English Monarchs
Scottish Monarchs

Genealogical Tables

The House of Wessex
Cerdic of Wessex
Cynegils of Wessex
Offa of Mercia
The Anglo-Saxons
The Sutton Hoo
Ship Burial

The Epic of Beowulf
Ethelred I
Alfred The Great
The Anglo-Saxon

Edward The Elder
Lady of Mercia

Edmund I
Queen ∆lfthryth
Edward The Martyr
Ethelred II
Edmund II
Alfred the Atheling
Edward The Confessor
Godwine Earl of

Tostig Godwinson
Harold II
Edgar Atheling

Native Princes
Of Wales

English Princes
of Wales

The Honours of Wales

Tudor Era
Stuart Era
Recent History

The Regalia
The Theft Of The Crown Jewels

Leeds Castle
Buckingham Palace
Windsor Castle
Holyrood House
Balmoral Castle
Sandringham House
Hampton Court Palace
Osborne House



Ethelbald of WessexEthelbald, the eldest surviving son of King Ethelwulf and his first wife, Osburh, was born around 831-834. His mother Osburh, was the daughter of Oslac, King ∆thelwulf's butler, who is described as a descendant of King Cerdic's Jutish nephews, Stuf and Wihtgar, who conquered the Isle of Wight.

Ethelbald's father, King Ethelwulf, embarked on a lengthy pilgrimage to Rome, taking with him his youngest and favourite son, Alfred, whom he hoped to name as his heir. During the King's absence, Wessex had been governed by a council of ministers under the joint leadership of Ethelbald, St. Swithin, Bishop of Winchester and Bishop Ealstan of Sherborne. In a pre-emptive move Ethelbald was crowned King of Wessex at Kingston-upon-Thames before his father's return.

On his way back from Rome in 856, Ethelwulf stayed at the court of the Holy Roman Emperor, Charles the Bald. In July of that year he was betrothed to Charles's daughter, Judith, who was no more than fourteen, while ∆thelwulf was about fifty years old at the time. On 1 October 856 the couple were married at Verberie in northern France. The marriage was a diplomatic alliance. Both kings were suffering from Viking attacks, and for Ethelwulf the marriage had the added advantage of associating him with Carolingian prestige. In Wessex it was not customary for kings' wives to be queens, but Charles insisted that his daughter be crowned queen.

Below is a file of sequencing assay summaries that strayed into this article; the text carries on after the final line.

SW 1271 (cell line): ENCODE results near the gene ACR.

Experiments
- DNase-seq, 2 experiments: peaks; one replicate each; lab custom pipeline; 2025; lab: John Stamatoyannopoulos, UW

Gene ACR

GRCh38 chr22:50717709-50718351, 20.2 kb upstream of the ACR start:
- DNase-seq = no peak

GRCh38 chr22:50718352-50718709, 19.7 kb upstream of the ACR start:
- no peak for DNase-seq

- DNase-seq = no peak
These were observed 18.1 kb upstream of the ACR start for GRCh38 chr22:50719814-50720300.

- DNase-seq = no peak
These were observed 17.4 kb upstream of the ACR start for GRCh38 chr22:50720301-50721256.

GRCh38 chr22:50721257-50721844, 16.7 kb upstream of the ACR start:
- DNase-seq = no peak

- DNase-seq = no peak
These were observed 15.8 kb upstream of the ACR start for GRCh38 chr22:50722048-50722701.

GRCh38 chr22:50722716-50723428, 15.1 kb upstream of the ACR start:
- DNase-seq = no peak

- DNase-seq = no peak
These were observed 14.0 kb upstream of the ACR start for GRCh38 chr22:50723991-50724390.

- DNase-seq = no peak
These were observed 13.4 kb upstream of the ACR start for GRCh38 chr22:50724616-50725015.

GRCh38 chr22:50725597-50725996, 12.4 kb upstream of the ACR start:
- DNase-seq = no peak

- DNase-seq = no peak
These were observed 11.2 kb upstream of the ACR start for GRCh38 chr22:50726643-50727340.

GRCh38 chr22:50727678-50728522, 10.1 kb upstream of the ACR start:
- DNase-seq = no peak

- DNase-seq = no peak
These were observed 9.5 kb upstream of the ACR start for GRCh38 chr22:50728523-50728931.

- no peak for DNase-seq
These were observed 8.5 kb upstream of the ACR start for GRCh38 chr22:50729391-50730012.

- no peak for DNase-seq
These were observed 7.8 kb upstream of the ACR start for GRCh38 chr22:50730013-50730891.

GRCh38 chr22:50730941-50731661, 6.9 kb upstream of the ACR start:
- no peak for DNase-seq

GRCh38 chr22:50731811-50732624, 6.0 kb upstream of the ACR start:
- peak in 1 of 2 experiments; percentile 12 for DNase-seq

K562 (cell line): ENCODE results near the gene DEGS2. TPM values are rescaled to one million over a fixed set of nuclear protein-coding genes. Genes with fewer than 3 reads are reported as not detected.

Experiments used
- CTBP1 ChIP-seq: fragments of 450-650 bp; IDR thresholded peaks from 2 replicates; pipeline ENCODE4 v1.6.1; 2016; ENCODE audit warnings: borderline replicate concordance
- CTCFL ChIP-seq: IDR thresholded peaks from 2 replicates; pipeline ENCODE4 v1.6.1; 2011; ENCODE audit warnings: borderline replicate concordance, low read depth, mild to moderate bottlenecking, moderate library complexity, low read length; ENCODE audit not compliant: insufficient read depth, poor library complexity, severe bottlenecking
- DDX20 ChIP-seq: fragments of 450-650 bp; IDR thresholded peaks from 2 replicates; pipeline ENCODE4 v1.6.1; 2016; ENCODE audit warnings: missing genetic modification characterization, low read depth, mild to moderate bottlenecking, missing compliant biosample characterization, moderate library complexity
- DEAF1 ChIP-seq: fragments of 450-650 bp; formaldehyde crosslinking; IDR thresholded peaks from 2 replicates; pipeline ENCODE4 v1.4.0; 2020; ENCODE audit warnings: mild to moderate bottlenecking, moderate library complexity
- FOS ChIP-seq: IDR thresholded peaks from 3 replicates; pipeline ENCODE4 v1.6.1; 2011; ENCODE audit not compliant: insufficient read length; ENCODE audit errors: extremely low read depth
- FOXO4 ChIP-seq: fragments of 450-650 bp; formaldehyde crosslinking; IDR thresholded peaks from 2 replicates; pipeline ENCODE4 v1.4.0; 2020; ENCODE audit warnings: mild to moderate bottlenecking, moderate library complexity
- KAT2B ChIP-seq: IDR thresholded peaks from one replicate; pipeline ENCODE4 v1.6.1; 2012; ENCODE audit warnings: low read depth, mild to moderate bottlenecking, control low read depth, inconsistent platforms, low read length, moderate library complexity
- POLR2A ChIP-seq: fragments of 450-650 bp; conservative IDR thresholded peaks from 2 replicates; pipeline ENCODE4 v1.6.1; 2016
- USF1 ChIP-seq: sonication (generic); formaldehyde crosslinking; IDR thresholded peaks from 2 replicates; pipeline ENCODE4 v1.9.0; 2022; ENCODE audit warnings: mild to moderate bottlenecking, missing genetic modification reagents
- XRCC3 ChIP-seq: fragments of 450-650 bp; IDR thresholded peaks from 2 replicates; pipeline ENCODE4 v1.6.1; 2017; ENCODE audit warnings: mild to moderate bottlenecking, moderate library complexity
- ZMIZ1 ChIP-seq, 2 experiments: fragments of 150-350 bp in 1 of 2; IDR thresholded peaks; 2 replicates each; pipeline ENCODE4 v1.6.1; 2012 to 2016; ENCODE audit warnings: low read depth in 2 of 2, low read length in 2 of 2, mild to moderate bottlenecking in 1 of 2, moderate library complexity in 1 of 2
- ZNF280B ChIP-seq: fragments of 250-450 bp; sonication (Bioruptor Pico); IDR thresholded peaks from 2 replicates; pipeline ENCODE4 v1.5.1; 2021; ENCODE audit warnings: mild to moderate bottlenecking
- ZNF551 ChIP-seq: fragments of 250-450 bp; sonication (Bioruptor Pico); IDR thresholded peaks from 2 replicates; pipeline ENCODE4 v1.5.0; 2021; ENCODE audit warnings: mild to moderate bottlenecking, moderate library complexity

Ethelbald was the very antithesis of his pious and mild-mannered father, he was a tough and hardened warrior like his grandfather, Egbert, many were sorry that the ageing Ethelwulf, never an inspiring figure, had returned at all, much preferring the rule of his warlike son. Ethelwulf prevented the looming prospect of civil war by his acceptance of the situation and abdication.

Tomb of Ethelbald of WessexAfter the death of his father two years later, Ethelbald foolishly made himself highly unpopular with the church by scandalously marrying his sixteen year old step-mother, Judith of France. The relationship was deemed incestuous and in direct contravention of church law and was strongly condemned by Asser in his Life of Alfred the Great:-

Once King ∆thelwulf was dead, ∆thelbald, his son, against God's prohibition and Christian dignity, and also contrary to the practice of all pagans, took over his father's marriage-bed and married Judith, daughter of Charles, king of the Franks, incurring great disgrace from all who heard of it

Despite the scandal with his step-mother, Ethelbald made a popular king. He died at Sherbourne in Dorset on 20 December, 860, aged around 35, after a reign of four years. He was buried at Sherbourne Abbey, his tomb and that of his brother, Ethelbert of Wessex, are situated in the The North Choir Aisle of the abbey.

He seems to have been greatly mourned by his people, although Bishop Asser describes him as being "headstrong and arbitrary" It should be remembered, however, that he evoked the censure of the church through his uncanonical marriage, making Asser's opinion of the King a highly biased one.

After Ethelbald's death, Judith of France sold her properties in Wessex and returned to her native France, where her outraged father, Charles the Bald, sent her to the Monastery at Senlis. At around around Christmas time 861, Judith eloped with Baldwin, later Count of Flanders. Judith's father was furious and ordered his bishops to excommunicate the couple. They later fled to the court of Judith's cousin Lothair II of Lotharingia for protection, before going to Pope Nicholas I to plead their case. The Pope asked Judith's father to accept the union as legally binding and welcome the young couple into his circle, which ultimately he eventually did. The couple then returned to France and Judith was officially married for a third time at Auxerre in 863.

Through her third marriage Judith was the ancestress of another Queen of England, Matilda of Flanders (circa 1031 - 2 November 1083) the daughter of Baldwin V, Count of Flanders and the consort of England's first Norman King, William the Conqueror. Baldwin II, Count of Flanders, (died 918) one of Judith's sons by Baldwin married Elfthryth, a daughter of Ethelbald's brother, Alfred the Great.